It has always been a problem. From the very beginning. So I disagree, they should have created a better web interface for configuring the camera at the start. Later, using the excuse, "Our supplier shutdown" doesn't cut it for me. They should have found a new supplier and updated the web interface.
Sometime last year Arecont reached out to us, and to their credit were very forthright about previous problems. But assured us they were working on them and things would be different. We got tired of waiting and didn't see much improvement so we dropped the line completely. We had only been using the multi-imagers for the past several years anyways as that was their only real differentiator. But now they're plenty of alternative choices.
No worries, at least they say they've solved the cybersecurity problem in a just released whitepaper which has some gems:
Arecont Vision addresses this challenge with user IDs/passwords and our own in-house designed architecture. Arecont Vision cameras feature the ability to set user IDs and 16 digit ASCII passwords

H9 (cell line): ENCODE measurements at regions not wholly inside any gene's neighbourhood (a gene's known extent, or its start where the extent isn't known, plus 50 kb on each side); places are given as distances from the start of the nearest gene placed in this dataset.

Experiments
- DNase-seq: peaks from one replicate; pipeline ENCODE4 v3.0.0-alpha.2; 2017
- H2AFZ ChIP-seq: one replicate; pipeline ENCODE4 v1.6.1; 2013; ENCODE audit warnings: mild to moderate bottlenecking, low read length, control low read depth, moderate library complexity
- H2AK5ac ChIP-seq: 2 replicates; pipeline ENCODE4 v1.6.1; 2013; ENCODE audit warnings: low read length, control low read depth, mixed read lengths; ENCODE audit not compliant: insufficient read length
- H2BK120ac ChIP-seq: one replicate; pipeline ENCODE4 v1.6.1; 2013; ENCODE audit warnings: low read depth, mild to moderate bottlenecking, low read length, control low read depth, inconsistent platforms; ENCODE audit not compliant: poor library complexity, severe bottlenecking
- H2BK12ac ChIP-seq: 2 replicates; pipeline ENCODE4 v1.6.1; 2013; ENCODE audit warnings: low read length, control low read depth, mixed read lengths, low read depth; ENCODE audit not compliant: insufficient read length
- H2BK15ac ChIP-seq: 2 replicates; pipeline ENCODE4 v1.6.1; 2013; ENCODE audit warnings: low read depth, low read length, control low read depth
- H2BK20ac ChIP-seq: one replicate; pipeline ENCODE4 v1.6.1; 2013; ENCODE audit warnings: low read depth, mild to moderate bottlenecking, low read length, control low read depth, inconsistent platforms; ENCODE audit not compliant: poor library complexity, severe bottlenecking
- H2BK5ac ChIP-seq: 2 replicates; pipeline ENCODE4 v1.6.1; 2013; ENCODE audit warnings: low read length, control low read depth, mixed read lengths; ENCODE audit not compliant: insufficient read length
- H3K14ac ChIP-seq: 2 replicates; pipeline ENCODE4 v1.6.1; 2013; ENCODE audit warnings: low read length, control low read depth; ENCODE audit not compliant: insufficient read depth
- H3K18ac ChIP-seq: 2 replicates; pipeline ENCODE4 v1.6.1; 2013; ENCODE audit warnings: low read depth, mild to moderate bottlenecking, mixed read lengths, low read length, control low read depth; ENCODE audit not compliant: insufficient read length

Arecont Vision megapixel cameras do not have these vulnerabilities.
Should a hacker illicitly gain access to an Arecont Vision camera or obtain the user ID and 16-digit ASCII password to log in to a camera, the attack effort would be extremely limited in its success. The attacker would be able to view the camera’s internal web browser, and the camera’s settings could be modified.
A hacker would not be able to repurpose an Arecont Vision camera for a cyberattack
It's true they have a Linux-less homemade architecture. It's also true that this makes them immune to most if not all currently known canned exploits. So let's give them that.
But let's not confuse extreme security thru obscurity with robustness. It could be that they have written their own security modules, and written them as well as their equivalent open source and propreitery libraries.